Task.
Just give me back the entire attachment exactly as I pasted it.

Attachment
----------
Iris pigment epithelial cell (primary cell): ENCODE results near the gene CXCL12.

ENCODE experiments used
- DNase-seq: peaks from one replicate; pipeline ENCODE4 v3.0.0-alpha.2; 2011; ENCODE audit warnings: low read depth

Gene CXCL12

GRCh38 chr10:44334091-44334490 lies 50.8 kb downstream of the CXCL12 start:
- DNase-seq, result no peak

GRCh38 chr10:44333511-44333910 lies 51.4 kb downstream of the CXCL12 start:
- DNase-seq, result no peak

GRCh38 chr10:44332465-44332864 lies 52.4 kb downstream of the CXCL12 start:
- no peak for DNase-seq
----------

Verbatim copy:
Iris pigment epithelial cell (primary cell): ENCODE results near the gene CXCL12.

ENCODE experiments used
- DNase-seq: peaks from one replicate; pipeline ENCODE4 v3.0.0-alpha.2; 2011; ENCODE audit warnings: low read depth

Gene CXCL12

GRCh38 chr10:44334091-44334490 lies 50.8 kb downstream of the CXCL12 start:
- DNase-seq, result no peak

GRCh38 chr10:44333511-44333910 lies 51.4 kb downstream of the CXCL12 start:
- DNase-seq, result no peak

GRCh38 chr10:44332465-44332864 lies 52.4 kb downstream of the CXCL12 start:
- no peak for DNase-seq